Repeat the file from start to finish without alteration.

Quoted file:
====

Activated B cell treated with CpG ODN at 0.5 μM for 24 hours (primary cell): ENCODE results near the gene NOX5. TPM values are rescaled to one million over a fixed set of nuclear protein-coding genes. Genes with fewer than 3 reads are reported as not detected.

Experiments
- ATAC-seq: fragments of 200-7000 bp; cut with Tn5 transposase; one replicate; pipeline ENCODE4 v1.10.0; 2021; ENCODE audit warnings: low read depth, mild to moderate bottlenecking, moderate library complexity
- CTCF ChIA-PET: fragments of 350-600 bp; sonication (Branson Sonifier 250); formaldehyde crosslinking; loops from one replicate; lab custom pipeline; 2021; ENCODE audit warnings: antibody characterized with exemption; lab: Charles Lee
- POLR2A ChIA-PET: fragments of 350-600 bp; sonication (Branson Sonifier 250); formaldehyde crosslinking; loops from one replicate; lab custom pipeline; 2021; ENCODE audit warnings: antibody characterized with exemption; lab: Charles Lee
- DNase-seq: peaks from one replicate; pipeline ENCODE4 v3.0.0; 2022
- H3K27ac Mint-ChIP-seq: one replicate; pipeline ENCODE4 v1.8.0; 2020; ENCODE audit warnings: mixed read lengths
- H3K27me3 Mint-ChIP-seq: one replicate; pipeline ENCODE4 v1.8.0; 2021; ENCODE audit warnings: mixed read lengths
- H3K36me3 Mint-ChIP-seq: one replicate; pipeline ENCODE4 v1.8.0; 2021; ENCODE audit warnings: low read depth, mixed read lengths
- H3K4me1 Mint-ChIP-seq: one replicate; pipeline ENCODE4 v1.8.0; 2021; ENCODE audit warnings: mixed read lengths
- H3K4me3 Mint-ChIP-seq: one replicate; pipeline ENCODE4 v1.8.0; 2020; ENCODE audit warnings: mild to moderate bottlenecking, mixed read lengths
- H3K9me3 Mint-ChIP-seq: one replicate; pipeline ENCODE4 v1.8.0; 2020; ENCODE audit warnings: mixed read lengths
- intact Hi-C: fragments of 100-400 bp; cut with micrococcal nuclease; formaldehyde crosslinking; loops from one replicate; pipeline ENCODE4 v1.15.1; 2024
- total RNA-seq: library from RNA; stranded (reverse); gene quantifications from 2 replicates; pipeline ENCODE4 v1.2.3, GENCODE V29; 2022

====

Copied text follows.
Activated B cell treated with CpG ODN at 0.5 μM for 24 hours (primary cell): ENCODE results near the gene NOX5. TPM values are rescaled to one million over a fixed set of nuclear protein-coding genes. Genes with fewer than 3 reads are reported as not detected.

Experiments
- ATAC-seq: fragments of 200-7000 bp; cut with Tn5 transposase; one replicate; pipeline ENCODE4 v1.10.0; 2021; ENCODE audit warnings: low read depth, mild to moderate bottlenecking, moderate library complexity
- CTCF ChIA-PET: fragments of 350-600 bp; sonication (Branson Sonifier 250); formaldehyde crosslinking; loops from one replicate; lab custom pipeline; 2021; ENCODE audit warnings: antibody characterized with exemption; lab: Charles Lee
- POLR2A ChIA-PET: fragments of 350-600 bp; sonication (Branson Sonifier 250); formaldehyde crosslinking; loops from one replicate; lab custom pipeline; 2021; ENCODE audit warnings: antibody characterized with exemption; lab: Charles Lee
- DNase-seq: peaks from one replicate; pipeline ENCODE4 v3.0.0; 2022
- H3K27ac Mint-ChIP-seq: one replicate; pipeline ENCODE4 v1.8.0; 2020; ENCODE audit warnings: mixed read lengths
- H3K27me3 Mint-ChIP-seq: one replicate; pipeline ENCODE4 v1.8.0; 2021; ENCODE audit warnings: mixed read lengths
- H3K36me3 Mint-ChIP-seq: one replicate; pipeline ENCODE4 v1.8.0; 2021; ENCODE audit warnings: low read depth, mixed read lengths
- H3K4me1 Mint-ChIP-seq: one replicate; pipeline ENCODE4 v1.8.0; 2021; ENCODE audit warnings: mixed read lengths
- H3K4me3 Mint-ChIP-seq: one replicate; pipeline ENCODE4 v1.8.0; 2020; ENCODE audit warnings: mild to moderate bottlenecking, mixed read lengths
- H3K9me3 Mint-ChIP-seq: one replicate; pipeline ENCODE4 v1.8.0; 2020; ENCODE audit warnings: mixed read lengths
- intact Hi-C: fragments of 100-400 bp; cut with micrococcal nuclease; formaldehyde crosslinking; loops from one replicate; pipeline ENCODE4 v1.15.1; 2024
- total RNA-seq: library from RNA; stranded (reverse); gene quantifications from 2 replicates; pipeline ENCODE4 v1.2.3, GENCODE V29; 2022